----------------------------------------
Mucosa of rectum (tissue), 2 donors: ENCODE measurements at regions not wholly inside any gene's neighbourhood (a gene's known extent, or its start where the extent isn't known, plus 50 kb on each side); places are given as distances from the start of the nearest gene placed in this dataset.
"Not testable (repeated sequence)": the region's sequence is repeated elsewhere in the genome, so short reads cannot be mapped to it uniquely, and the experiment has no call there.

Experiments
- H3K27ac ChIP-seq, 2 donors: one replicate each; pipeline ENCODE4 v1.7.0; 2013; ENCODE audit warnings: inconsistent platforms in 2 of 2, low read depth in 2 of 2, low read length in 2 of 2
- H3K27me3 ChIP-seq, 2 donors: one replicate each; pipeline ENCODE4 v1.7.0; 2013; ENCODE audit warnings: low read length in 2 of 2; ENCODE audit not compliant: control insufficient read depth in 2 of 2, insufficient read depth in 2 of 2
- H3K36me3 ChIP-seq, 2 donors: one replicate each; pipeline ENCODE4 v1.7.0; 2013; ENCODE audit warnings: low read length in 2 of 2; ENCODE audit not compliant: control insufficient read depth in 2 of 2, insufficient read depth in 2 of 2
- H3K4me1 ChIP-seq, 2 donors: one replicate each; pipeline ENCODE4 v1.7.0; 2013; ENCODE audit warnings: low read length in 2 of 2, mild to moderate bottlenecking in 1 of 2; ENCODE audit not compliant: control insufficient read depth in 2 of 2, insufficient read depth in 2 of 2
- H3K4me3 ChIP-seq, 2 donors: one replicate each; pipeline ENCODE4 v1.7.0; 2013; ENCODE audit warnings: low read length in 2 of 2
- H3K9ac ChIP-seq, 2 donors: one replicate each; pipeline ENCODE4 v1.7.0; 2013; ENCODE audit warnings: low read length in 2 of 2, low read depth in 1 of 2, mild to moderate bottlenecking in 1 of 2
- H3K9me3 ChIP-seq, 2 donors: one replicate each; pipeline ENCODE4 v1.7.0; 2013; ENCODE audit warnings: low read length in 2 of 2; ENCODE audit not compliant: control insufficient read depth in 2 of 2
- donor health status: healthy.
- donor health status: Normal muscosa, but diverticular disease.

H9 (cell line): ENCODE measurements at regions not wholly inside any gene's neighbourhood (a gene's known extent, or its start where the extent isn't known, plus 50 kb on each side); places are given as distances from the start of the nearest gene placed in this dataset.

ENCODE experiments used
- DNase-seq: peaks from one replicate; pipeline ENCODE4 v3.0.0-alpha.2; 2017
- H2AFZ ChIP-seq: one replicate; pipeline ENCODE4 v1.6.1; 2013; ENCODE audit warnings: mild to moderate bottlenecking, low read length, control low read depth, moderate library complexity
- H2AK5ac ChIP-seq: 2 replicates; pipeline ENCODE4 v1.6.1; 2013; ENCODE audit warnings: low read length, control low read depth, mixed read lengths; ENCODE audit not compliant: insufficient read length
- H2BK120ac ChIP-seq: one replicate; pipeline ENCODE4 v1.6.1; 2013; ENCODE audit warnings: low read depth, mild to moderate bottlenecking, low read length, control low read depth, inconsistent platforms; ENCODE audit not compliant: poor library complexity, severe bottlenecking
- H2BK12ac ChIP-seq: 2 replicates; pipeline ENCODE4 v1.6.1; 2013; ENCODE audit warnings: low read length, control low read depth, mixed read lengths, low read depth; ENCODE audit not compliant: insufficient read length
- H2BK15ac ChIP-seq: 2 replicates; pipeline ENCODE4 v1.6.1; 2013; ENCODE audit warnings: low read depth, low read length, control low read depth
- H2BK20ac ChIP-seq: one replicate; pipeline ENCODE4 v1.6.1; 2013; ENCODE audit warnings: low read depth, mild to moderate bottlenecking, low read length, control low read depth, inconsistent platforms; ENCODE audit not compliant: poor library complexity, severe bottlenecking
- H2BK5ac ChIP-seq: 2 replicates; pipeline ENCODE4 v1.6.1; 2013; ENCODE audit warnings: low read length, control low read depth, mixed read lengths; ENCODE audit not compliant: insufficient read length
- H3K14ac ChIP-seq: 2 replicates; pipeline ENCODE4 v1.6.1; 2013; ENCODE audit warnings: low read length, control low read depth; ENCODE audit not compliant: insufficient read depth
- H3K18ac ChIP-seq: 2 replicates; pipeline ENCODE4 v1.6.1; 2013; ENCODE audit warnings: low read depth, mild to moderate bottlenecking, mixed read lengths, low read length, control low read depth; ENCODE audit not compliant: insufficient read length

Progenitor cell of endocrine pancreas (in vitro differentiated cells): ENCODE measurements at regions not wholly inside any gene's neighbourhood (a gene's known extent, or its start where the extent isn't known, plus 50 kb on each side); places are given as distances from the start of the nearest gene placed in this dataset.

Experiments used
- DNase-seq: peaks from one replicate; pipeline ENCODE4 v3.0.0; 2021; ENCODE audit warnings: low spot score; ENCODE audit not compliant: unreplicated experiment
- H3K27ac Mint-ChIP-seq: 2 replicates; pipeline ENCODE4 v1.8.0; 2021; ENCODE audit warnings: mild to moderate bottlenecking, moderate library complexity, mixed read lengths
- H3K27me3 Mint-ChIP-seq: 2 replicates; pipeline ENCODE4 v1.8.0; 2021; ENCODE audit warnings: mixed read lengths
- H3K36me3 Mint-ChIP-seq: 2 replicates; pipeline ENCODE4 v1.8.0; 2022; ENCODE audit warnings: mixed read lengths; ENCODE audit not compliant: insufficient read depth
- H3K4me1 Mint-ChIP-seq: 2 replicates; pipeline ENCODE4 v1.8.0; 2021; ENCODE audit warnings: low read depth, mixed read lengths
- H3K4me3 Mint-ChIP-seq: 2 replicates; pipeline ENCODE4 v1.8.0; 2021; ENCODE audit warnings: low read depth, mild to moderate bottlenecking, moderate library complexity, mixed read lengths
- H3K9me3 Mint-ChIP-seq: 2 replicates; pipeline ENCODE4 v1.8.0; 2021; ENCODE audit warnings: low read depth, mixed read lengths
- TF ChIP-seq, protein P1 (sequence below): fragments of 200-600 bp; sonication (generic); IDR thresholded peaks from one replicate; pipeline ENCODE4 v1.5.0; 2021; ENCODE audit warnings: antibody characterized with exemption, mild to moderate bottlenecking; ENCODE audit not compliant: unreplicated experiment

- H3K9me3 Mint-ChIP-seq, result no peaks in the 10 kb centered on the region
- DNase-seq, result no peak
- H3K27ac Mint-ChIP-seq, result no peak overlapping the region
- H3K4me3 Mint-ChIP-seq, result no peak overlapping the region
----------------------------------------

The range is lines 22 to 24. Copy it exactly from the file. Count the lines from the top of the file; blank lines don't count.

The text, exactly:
- H2BK5ac ChIP-seq: 2 replicates; pipeline ENCODE4 v1.6.1; 2013; ENCODE audit warnings: low read length, control low read depth, mixed read lengths; ENCODE audit not compliant: insufficient read length
- H3K14ac ChIP-seq: 2 replicates; pipeline ENCODE4 v1.6.1; 2013; ENCODE audit warnings: low read length, control low read depth; ENCODE audit not compliant: insufficient read depth
- H3K18ac ChIP-seq: 2 replicates; pipeline ENCODE4 v1.6.1; 2013; ENCODE audit warnings: low read depth, mild to moderate bottlenecking, mixed read lengths, low read length, control low read depth; ENCODE audit not compliant: insufficient read length